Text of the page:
“What’s up with Free Speech?” Newcastle students debate


Sometimes, getting into a debate just can’t be helped. Living with housemates, having discussion-based seminars, spending Christmas with old-fashioned elderly relatives; we constantly find ourselves in tense deliberations, voicing controversial opinions. The reason we can do this, and could on an even bigger platform if we wish? Free speech.

The brand new Office for Students are all for it, and from April will be fining any university that stands in its way. Sounds just fine, until we let the students of Newcastle have their free speech-driven say.

I took to campus and approached a group, asking them what they thought of free-speech. Responses were at first slightly on the less-serious side:

“It’s good, ‘cause no one can tell me what to say innit” - Vicky, 20.

“Can’t say anything these days” - Ezra, 20.

But with a bit of prodding, we (eventually) got to the good stuff.

Most students were onboard with it. Dave, 19, a Politics student said, “I am firmly with freedom of speech; being able to hear a wide range of opinions helps us to choose the way we want to live our lives.”

However, when the conversation turned to imposing monetary charges for failing to uphold free speech, full support was lacking.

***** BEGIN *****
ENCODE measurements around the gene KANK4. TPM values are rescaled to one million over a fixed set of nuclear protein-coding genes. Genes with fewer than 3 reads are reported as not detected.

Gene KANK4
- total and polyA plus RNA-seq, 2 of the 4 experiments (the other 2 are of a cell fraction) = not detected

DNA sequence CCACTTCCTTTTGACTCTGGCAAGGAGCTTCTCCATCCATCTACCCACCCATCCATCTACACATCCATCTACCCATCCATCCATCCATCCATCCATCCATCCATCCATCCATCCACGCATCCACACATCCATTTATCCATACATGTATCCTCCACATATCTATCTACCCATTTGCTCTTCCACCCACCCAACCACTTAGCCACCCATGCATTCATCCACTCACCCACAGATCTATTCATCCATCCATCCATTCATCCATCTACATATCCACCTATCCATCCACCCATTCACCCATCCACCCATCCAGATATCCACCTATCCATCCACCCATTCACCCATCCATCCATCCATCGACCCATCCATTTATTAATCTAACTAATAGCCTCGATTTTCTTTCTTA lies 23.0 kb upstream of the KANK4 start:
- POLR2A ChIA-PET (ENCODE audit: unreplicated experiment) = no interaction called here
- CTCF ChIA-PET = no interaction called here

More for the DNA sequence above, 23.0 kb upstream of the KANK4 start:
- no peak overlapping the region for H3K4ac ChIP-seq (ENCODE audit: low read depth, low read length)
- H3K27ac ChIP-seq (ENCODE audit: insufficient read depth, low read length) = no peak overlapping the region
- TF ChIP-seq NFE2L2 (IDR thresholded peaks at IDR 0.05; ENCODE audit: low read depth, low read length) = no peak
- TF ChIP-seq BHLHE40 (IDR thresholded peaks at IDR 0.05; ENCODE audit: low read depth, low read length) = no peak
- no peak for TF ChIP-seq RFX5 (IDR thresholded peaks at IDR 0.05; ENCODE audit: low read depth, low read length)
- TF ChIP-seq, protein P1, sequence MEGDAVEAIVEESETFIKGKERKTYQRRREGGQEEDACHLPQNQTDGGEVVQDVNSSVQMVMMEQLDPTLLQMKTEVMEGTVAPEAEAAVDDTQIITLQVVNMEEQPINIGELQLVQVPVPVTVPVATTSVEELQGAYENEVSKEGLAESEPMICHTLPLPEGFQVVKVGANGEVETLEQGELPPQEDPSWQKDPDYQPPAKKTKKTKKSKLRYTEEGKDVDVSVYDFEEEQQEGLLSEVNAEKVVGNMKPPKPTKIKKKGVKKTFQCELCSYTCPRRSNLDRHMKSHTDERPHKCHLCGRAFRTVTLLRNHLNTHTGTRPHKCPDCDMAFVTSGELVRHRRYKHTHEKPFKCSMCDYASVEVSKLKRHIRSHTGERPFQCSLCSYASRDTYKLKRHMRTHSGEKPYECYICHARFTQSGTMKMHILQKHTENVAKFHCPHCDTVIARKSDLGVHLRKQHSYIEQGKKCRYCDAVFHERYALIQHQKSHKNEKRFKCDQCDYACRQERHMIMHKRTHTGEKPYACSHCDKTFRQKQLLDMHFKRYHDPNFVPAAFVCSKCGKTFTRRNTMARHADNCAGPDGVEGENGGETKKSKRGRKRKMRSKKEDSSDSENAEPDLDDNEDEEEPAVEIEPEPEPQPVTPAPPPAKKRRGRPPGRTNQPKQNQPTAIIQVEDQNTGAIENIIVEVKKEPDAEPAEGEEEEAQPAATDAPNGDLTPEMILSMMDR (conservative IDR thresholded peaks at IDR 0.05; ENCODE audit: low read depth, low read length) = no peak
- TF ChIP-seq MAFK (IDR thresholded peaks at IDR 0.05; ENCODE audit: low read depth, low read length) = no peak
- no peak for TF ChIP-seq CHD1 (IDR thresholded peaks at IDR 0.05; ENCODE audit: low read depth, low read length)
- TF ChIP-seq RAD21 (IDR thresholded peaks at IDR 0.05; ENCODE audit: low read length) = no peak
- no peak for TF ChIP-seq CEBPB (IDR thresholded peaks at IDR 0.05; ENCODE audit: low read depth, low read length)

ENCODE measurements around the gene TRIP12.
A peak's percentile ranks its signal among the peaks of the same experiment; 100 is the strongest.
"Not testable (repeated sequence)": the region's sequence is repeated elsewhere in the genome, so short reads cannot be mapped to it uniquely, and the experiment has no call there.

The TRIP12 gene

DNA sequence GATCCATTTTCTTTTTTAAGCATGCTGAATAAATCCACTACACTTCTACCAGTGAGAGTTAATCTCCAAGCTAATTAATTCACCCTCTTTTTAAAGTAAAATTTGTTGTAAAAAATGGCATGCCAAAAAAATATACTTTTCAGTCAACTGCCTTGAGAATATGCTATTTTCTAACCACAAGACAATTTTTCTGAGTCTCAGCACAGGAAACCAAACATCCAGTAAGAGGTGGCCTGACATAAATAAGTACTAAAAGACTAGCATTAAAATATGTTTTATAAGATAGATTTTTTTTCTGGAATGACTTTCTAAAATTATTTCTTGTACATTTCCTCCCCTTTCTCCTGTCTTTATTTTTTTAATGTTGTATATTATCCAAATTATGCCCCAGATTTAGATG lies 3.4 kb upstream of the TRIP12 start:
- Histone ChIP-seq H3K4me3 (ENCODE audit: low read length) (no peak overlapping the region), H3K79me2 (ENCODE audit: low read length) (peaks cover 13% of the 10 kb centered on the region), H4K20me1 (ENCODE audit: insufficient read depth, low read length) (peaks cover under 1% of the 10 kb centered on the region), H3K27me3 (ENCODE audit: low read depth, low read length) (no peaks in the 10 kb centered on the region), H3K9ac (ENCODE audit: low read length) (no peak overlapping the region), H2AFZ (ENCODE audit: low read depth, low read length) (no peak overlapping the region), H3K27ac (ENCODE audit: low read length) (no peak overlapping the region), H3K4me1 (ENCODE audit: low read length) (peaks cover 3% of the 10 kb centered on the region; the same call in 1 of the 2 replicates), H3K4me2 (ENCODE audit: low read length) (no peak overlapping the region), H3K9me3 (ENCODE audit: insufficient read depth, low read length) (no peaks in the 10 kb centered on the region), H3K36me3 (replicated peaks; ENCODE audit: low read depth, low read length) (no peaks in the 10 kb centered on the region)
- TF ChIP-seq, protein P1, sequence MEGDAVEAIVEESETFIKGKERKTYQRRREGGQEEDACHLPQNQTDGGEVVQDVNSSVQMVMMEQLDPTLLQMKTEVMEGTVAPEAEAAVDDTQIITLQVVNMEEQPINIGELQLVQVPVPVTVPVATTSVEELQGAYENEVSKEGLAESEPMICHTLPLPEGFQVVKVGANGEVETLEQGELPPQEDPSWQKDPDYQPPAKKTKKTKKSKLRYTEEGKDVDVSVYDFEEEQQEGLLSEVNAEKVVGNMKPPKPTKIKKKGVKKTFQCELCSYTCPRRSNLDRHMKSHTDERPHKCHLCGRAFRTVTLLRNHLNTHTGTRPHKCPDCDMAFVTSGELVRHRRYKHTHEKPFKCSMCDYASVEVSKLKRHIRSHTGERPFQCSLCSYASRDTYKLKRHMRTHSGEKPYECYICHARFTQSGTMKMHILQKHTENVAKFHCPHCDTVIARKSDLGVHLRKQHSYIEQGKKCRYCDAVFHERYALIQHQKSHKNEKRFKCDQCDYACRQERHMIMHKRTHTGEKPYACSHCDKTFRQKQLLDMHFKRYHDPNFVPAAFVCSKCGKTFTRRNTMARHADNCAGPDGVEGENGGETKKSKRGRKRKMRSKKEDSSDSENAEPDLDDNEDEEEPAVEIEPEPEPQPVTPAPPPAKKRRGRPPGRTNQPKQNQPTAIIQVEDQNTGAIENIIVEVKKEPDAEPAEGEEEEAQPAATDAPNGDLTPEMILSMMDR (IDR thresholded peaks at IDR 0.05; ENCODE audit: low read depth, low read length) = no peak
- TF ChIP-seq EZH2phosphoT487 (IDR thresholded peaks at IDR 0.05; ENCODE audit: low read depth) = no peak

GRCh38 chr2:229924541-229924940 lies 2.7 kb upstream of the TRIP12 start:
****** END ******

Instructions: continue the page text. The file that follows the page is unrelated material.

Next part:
“[It’s] stupid in my opinion. I think the uni does have the right to decide if someone speaking is against the wider student interest," Dave stressed, “We shouldn’t give platforms to people who have abhorrent views, it’s alright to say, 'No, we don’t want you to talk here'”.

Of course, the question arose of what constitutes being too offensive to display.

Laura, 20, studying Law, suggested, “[It shouldn’t be allowed], not when it offends people directly. When someone is using their free speech to say hurtful things about someone's beliefs etc. directly, that is wrong.”

Dave disagreed, stating that, “Offence is fine. People are really easily offended. So we can’t ban offensive speech [because] we’d be banning everything.”

The group came to a mutual decision that universities should have it within their power to quell anything that advocated hate, incited violence, or was defamation. This conclusion is a blurry line to draw, however, because all are subjective.

Ollie, 19, added that he thought, “It would be quite interesting to listen to someone with damaging or dangerous views,” and that, “Without being exposed to them, we wouldn’t be able to position ourselves against them, or know they are still alive and kicking.”

Clearly, free speech has many purposes, but the jury is out on whether universities should have the overriding decision or not.

The conversation closed with some wise words from Ezra: “Free speech is nice, just don’t be a racist”.

Something we should all live by.

What do you think? Let me know in the comments below.

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